Country Music Artists Have Mixed Reactions to Vegas Shooting

The mass shooting at a country music festival in Las Vegas has highlighted divisions--and fears--in the country music community. Long associated with pro-gun rights sentiment, the country music industry historically has had a very close relationship with the NRA, including a "lifestyle brand" called "NRA Country." Some musicians, like Jennifer Nettles and Sheryl Crowhave, called for stricter gun control in the wake of the massacre, while others, like country duo Big and Rich, see no connection between gun laws and what happened in Vegas. For the most part, however, country artists seem to be keeping mum, afraid of being "Dixie Chick-ed" for expressing a view that may be unpopular among fans.


Actress Accuses Polanski of Rape

No, a different one. Renate Langer, a former actress, recently told Swiss Police that director Roman Polanski raped her when she was 15, in 1972. Langer is the fourth woman to publicly accuse Polanski of sexually assaulting her as a teenager.


Television Directors More Diverse

The Directors Guild of America released the results of a study it says shows that women and "ethnic minorities" are being hired as first time directors at higher rates than in 2009. Others criticize the results as incomplete and unduly self-congratulatory.



"Street-style" Photographers Protest Unauthorized Use

Dozens of photographers promoted the hashtag #NoFreePhotos to protest the uncompensated use of their photos in the promotion of fashion brands. "The Photographers," as they call themselves, are among the paparazzi-like street photographers who vie for snaps of so-called "influencers"--Internet personalities known for their styles. The influencers and the fashion brands with whom they often have synergistic, cross-promotional relationships, increasingly are using these copyrighted photos in their own promotions, without paying the photographers.


Critic Accuses Poet of Plagiarism

In his review of Jill Bialosky's memoir, "Poetry Will Save Your Life," literary critic William Logan accused the poet of plagiarizing Wikipedia and the websites of the Academy of American Poets and the Poetry Foundation. Bialosky, who is a vice president and executive editor at W. W. Norton, said Logan "extracted a few ancillary and limited phrases...that inadvertently include fragments of prior common biographical sources and tropes after a multiyear writing process."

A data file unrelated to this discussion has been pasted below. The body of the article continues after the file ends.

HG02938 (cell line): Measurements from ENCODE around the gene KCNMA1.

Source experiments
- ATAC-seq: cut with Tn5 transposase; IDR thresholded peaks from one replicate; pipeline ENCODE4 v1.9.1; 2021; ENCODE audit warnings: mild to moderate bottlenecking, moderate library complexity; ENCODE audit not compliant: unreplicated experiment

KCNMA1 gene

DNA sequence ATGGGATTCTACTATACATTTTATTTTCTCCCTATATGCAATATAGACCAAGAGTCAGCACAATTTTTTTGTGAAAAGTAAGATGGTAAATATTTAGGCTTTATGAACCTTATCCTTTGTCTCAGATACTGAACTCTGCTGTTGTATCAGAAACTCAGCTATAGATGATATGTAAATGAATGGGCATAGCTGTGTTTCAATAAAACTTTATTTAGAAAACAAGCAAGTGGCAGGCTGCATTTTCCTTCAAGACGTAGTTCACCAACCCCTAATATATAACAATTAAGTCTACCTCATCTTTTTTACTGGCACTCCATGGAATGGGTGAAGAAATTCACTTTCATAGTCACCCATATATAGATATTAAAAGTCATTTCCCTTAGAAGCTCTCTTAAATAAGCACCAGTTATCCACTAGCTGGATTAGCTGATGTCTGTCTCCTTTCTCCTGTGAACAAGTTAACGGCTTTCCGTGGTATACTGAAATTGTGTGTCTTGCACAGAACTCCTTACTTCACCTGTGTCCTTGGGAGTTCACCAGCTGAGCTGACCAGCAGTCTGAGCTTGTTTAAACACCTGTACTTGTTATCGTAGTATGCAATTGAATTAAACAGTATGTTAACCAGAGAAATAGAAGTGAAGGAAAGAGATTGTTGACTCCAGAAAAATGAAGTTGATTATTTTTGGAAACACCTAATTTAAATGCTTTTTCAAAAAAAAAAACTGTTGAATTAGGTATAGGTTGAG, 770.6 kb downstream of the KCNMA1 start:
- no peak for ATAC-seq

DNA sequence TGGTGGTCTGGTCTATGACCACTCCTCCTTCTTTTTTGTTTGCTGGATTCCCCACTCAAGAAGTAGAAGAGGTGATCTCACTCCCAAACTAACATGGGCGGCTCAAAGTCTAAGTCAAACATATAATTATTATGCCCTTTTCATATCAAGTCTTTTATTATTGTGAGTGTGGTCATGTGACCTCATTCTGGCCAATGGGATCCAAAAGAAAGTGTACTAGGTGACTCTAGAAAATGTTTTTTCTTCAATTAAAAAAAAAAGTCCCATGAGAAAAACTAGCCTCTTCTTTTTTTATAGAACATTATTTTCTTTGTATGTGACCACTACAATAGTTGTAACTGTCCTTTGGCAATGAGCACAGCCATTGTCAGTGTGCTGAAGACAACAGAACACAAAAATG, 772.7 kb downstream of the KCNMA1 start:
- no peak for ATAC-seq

"Fearless Girl" Firm Failed Females Financially, Forfeits Five Million

State Street Corporation, the financial services firm that sponsored the "Fearless Girl" statue that now stands in front of the iconic Wall Street bull, agreed to pay $5 million to settle an investigation by the U.S. Department of Labor that State Street paid female executives less than similarly situated males. The $5 million will go into a fund for female and minority executives who were paid less than white males in the same positions. .


Seuss Museum to Replace Offensive Mural

The Amazing World of Dr. Seuss Museum in Springfield, Massachusetts, will be replacing a mural depicting "the Chinaman," a character from Seuss's first book, "And to think That I Saw It on Mulberry Street." Several authors complained, calling the image a "jarring racial stereotype," and refused to attend an event at the museum. The museum announced that it would take down the image, then canceled the event.


Guggenheim Pulls Works After "Ominous Threats"

The Guggenheim Museum removed three works from its new exhibit, "Art and China after 1989: Theater of the World," after receiving threats directed at its employees. All three pieces involved animals (the basis for the threats and protests). The most notorious piece, "Dogs That Cannot Touch Each Other," featured two fighting dogs on treadmills facing each other.


Louvre Pulls "Sexually Explicit" Installation

The Louvre announced that "Domestikator," a piece by the collective Atelier Van Lieshout, will not be on view at the Louvre's Tuileries Gardens on October 19th as originally planned. The 40-foot high sculpture is a semi-abstract representation of copulation, and the Louvre's director cited concerns that the work "risks being misunderstood by visitors to the garden," and that it is situated near a children's playground.